President-elect Bush’s Great Opportunity
By C. Peter Magrath
President-elect Bush has a marvelous opportunity to confound his critics and truly unify the nation — in a way precisely opposite to the actions of Rutherford B. Hayes, who gained the presidency in the disputed election of 1876.
Consider first the striking parallels between the 1876 election in which Hayes became president as a consequence of a 185- to -184 Electoral College defeat of Samuel Tilden, and the contested election of 2000 in which George W. Bush will become president by prevailing in the Electoral College over Al Gore by a vote of 271 to 267. Not only did the Electoral College loser win the popular vote by approximately 300,000 in each of these two elections, but in both cases the ultimate outcome was dictated by actions of the U.S. Supreme Court.
Early in 1877, the 8-7 decision in favor of the Hayes electors — reached by the Electoral Commission that Congress had cobbled together — was based on the swing vote of one of the five Supreme Court justices serving on the Commission. In 2000, it was in effect a 5-4 Supreme Court vote that ultimately ratified the Bush electors.
Obviously, there are profound differences between the United States today and in 1876, but there also are similarities that present a great opportunity for George W. Bush. In the last quarter of the 19th century, the nation was still suffering from the wounds of the Civil War. Partisan differences were even more bitter than today, and the nation remained split over the issue of providing justice and equity to the recently freed slaves.
Unfortunately, the commitment of the Republicans to racial equality and justice was fast disappearing, while the Democrats were pro-(White) Southern. And there were real concerns as to whether a Hayes presidency could promote some kind of national unity and reconciliation.
In a sense that happened, but at great cost. The price extracted by the Democratic supporters of Tilden for backing off and accepting the Electoral Commission judgments was the Compromise of 1877, in which it was understood that the remaining Union forces would be removed from the South and that Reconstruction and solid protection of Black voting rights would end. Although nominally the Republicans still supported voting and other rights for the newly freed slaves, their commitment was a pale shadow of what it had been only a few years earlier. The result? Hayes united the country geographically while splitting it on racial lines. Although Hayes was a credible, if not outstanding president, and the Supreme Court suffered no serious damage from its members’ decisive participation in the 1876 election, the nation is still living with the effects of the Compromise of 1877.
In the year 2000, there is a centrist political stability in the United States with one glaring exception — the continuing inequities and underrepresentation of our minorities, especially the African American and Hispanic populations. Far too many of these individuals are excluded from the fruits of American prosperity in this new millennium. Moreover, for reasons we can debate endlessly, millions of African Americans feel that their votes and their legitimate desire for a Gore presidency have been trashed by cynical political and legal maneuvering. And one fact is indisputable — Bush received only about 8 percent of the Black vote, the lowest such margin for a Republican presidential contender since Barry Goldwater received about 4 percent in 1964.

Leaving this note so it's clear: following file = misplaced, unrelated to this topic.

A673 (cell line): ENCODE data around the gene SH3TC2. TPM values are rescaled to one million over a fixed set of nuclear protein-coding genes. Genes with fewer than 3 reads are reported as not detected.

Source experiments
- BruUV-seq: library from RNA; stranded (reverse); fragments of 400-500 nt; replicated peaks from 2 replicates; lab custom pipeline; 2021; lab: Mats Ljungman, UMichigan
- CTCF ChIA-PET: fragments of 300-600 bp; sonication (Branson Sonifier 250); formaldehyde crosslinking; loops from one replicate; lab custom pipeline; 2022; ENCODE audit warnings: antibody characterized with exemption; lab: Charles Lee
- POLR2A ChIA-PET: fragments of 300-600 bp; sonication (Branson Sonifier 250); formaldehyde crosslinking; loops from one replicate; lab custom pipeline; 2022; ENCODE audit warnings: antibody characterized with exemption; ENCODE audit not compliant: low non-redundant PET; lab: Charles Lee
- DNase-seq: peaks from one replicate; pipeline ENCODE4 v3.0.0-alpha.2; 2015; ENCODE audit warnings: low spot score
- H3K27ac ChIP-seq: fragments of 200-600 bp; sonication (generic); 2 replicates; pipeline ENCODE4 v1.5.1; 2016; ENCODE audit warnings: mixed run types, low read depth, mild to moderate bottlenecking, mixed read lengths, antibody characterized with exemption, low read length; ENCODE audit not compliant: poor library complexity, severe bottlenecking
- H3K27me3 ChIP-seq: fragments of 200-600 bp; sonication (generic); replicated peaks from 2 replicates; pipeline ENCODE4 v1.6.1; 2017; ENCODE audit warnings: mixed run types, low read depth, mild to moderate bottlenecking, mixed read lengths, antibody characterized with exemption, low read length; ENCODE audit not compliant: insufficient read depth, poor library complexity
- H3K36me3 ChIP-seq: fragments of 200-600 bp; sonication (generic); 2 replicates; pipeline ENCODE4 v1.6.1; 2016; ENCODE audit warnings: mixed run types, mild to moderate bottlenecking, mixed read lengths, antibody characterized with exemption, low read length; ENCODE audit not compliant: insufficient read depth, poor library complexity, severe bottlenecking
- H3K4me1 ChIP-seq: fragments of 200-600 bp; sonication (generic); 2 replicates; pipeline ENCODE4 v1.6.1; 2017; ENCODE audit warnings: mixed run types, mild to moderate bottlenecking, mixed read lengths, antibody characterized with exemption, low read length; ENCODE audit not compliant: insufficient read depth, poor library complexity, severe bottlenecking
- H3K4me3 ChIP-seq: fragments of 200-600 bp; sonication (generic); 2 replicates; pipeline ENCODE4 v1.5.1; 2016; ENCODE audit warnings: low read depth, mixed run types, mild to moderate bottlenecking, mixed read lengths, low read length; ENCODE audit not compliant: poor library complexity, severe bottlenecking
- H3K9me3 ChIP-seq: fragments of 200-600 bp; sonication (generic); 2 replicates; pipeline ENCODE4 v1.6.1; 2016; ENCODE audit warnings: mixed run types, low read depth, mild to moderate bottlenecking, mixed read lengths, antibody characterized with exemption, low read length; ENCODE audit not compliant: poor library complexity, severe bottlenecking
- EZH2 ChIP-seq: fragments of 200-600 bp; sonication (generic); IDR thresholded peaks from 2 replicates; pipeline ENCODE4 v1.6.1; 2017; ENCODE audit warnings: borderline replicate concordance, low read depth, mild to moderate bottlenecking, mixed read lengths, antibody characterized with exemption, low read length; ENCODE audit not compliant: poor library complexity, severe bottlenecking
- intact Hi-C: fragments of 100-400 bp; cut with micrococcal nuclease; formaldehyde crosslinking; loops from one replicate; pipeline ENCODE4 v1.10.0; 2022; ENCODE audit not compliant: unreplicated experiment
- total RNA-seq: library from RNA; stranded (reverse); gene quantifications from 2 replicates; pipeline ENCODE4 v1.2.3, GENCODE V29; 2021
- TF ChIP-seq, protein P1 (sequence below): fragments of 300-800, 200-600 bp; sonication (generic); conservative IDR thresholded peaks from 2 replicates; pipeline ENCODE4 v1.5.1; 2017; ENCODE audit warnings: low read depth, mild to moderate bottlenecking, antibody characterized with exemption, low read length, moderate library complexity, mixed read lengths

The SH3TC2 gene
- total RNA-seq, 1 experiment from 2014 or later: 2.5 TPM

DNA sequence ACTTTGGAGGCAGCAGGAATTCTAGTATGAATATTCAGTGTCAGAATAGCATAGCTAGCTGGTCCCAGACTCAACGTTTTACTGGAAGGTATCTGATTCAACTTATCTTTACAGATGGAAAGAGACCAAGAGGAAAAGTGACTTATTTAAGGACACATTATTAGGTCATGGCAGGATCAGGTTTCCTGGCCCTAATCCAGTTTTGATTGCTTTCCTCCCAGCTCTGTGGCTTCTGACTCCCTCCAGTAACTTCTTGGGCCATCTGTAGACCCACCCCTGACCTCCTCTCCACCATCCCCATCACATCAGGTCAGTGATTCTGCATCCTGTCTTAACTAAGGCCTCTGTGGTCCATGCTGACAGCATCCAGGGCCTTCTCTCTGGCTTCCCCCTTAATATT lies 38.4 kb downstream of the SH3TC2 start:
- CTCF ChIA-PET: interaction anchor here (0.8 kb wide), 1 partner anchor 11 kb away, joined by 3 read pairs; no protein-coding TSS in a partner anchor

This represents a deep and painful — and potentially destructive — rent in the American fabric. And it is also President-elect Bush’s great opportunity, to in effect repair the damage left over from 1877 and unite the country both geographically and racially. Bush has an opportunity to promote national unity and racial progress in at least two ways critically important to the well being of the American republic.
First, now that Bush has made some notable appointments at the cabinet level — including the estimable Colin Powell and Condoleezza Rice, and as Secretary of Education, Roderick Paige — he can turn his attention to filling subcabinet positions with individuals who not only symbolically but also substantively support diversity and strive for racial equity. He also can name other African American and Hispanic appointees to fill a wide variety of key positions in the federal bureaucracy — especially those that will directly, and we hope positively, impact the quality and diversity of higher education. Second, Bush, playing off one of the key themes discussed by both sides during the presidential campaign, can truly invest not only rhetoric but significant resources in improving and strengthening American education at all levels, from kindergarten through the university. This is clearly one of the keys to providing all individuals with equal rights to participate fully in American society.
If our new president moves quickly to indicate that his presidency will work for racial justice and inclusiveness and for the support and improvement of education, the ultimate outcomes of the Contested Election of 2000 will be incomparably better than the compromises and outcomes that flowed from the Disputed Election of 1876. And then the real winner would truly be the American people.
— C. Peter Magrath is the president of the National Association of State Universities and Land-Grant Colleges. He is the author of a
biography of Supreme Court Chief Justice
Morrison R. Waite, whose court played a major role in the 1876 presidential election.
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